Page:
Component 2: Securing and Sustaining Stakeholder Investment & Cultivating a Strategic Communication Plan

The Importance of Stakeholder Investment

Evaluation systems are much more likely to be accepted, successfully implemented, and sustained if stakeholders are included in the design process. Stakeholder involvement throughout the design, implementation, assessment, and revision of principal evaluation systems increases the likelihood that the system is perceived as responsive, useful, and fair.

Communication Plan

Communication needs should be considered early in the process. A strategic communication plan detailing steps to inform the broader school community about implementation efforts, results, and future plans may increase the potential for statewide adoption. Misperceptions and opposition can be minimized if the state and districts communicate a clear and consistent message.

A strategic communication plan first identifies the essential messages and audiences. Potential key audiences could include pilot participants, school personnel, families, and the external community. The stakeholder group supporting the planning process can help determine the most effective channel of communication for a particular purpose and target audience.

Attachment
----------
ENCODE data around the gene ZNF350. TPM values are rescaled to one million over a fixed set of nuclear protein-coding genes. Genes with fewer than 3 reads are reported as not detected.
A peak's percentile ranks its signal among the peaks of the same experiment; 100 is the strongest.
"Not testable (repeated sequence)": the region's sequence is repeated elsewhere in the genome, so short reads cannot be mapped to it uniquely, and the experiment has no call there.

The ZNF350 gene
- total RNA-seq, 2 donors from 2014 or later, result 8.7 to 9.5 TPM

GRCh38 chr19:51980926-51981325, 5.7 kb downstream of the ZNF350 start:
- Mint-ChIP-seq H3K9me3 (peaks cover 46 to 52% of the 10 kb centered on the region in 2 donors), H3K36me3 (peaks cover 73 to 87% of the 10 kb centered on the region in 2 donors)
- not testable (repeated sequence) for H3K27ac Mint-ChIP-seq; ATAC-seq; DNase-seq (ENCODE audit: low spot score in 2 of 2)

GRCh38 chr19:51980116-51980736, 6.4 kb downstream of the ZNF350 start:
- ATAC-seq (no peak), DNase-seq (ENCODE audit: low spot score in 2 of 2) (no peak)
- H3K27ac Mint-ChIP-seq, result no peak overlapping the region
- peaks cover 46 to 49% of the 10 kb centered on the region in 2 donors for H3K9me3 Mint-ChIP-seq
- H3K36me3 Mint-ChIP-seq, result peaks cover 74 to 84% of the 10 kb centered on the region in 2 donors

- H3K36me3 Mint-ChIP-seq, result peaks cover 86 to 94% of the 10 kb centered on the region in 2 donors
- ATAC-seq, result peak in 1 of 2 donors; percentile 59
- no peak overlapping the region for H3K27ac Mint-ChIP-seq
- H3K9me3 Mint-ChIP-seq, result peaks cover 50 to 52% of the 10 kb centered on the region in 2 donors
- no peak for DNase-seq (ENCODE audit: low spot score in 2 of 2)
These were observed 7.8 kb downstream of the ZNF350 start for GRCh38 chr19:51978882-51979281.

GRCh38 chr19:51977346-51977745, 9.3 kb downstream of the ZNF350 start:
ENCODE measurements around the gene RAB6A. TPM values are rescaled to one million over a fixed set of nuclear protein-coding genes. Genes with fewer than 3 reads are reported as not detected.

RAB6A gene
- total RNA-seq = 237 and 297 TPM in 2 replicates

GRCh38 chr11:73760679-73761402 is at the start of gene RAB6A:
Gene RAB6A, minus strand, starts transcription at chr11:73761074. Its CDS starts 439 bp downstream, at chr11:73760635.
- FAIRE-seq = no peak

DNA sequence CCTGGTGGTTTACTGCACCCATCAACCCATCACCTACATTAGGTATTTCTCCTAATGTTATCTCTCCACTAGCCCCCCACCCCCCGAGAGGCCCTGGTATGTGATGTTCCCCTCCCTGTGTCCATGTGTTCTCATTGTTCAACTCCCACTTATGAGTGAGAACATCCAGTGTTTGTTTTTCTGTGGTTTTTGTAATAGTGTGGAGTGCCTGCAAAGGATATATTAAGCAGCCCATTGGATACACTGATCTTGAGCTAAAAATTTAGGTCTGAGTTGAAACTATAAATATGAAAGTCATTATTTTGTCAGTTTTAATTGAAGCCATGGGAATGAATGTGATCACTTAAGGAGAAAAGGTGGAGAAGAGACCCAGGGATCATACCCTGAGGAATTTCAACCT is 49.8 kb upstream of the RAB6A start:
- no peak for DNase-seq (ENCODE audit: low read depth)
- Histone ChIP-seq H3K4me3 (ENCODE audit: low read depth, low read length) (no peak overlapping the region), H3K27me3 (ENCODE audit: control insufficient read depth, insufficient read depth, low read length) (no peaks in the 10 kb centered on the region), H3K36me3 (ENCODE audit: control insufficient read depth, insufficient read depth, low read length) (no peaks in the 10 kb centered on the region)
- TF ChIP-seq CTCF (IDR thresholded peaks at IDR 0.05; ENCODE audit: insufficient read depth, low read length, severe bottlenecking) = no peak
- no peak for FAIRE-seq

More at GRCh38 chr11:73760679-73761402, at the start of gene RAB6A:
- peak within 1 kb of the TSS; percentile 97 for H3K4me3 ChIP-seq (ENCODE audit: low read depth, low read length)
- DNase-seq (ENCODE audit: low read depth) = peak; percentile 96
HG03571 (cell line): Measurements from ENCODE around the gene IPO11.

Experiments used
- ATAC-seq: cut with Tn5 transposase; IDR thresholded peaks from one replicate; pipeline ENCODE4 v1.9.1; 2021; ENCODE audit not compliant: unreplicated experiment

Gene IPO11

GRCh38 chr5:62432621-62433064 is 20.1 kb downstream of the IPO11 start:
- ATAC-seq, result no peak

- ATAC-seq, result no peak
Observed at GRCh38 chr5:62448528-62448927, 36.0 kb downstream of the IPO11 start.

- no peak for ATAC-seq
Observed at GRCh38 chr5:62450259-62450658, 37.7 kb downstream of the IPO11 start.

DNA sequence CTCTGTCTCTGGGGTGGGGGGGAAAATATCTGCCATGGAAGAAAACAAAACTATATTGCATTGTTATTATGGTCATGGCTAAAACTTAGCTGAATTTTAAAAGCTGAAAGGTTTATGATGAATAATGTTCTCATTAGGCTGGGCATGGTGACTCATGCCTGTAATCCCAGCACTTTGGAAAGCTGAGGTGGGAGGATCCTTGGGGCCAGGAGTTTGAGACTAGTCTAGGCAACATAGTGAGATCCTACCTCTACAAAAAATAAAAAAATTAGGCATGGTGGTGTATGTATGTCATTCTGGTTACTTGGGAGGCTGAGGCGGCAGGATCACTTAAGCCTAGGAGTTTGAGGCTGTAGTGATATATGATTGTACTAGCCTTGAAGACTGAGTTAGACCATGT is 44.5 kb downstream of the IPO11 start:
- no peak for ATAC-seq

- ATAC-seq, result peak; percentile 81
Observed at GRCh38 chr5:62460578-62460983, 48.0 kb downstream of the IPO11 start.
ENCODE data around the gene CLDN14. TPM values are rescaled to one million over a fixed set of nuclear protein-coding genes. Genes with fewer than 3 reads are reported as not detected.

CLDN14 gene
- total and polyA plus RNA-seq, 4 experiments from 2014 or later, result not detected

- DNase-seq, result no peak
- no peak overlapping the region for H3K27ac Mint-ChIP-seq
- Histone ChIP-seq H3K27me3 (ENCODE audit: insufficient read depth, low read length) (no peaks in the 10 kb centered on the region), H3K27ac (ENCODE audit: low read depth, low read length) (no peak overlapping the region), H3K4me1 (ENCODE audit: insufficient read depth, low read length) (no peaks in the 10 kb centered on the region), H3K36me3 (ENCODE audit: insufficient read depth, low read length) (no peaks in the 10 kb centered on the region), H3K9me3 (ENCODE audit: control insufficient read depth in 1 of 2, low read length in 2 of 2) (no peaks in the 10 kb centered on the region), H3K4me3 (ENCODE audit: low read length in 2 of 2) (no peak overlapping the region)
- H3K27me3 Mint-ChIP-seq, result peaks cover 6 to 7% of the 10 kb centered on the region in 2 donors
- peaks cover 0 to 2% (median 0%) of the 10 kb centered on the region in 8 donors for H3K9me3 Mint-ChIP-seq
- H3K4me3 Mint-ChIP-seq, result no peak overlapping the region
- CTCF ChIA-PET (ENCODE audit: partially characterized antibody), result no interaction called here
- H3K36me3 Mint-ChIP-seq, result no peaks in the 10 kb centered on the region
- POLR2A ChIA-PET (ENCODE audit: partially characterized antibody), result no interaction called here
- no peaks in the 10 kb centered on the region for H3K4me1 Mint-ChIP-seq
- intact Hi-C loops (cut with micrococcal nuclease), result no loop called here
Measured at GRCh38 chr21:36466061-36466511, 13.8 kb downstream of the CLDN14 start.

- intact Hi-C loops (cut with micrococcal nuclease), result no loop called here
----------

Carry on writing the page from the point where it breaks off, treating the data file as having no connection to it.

For a more detailed discussion of these topics, see the full downloadable Acrobat version of A Practical Guide to Designing Comprehensive Principal Evaluation Systems.

 

Stakeholder Group

Guiding Questions

Group Roles & Expectations

Guiding Questions

Communication Plan

Guiding Questions

Feedback

Guiding Questions

  • Has the stakeholder group been identified for involvement in the design of the evaluation model?
  • Who are the crucial stakeholders?
  • What state rules govern stakeholder engagement (e.g., open meetings laws)?
  • What potential conflicts of interest exist for stakeholders, and how will these conflicts be rectified without harming the trustworthiness of the process?
  • How can stakeholder support be garnered through a selection process?
  • Does the evaluation design group have adequate expertise to design all aspects of the improved evaluation system, or will other partners need to be added (e.g., researchers, university staff, consultants, policymakers)?
  • Have the group expectations and individual roles been established?

Group Expectations

  • Will the group have authority in making decisions, or will it serve in an advisory capacity?
  • What is the group’s purpose? Will it help design the system, provide recommendations, and/or provide approval?
  • What level of commitment will stakeholders be required to make (e.g., how frequently the team will meet, for how many months)?
  • Does legislation dictate the work of the stakeholder group?
  • What is the timeline for development?
  • What administrative or other supports are available?

Stakeholder Roles

  • What roles need to be filled (e.g., marketing, mobilizing support, interpreting legislation)?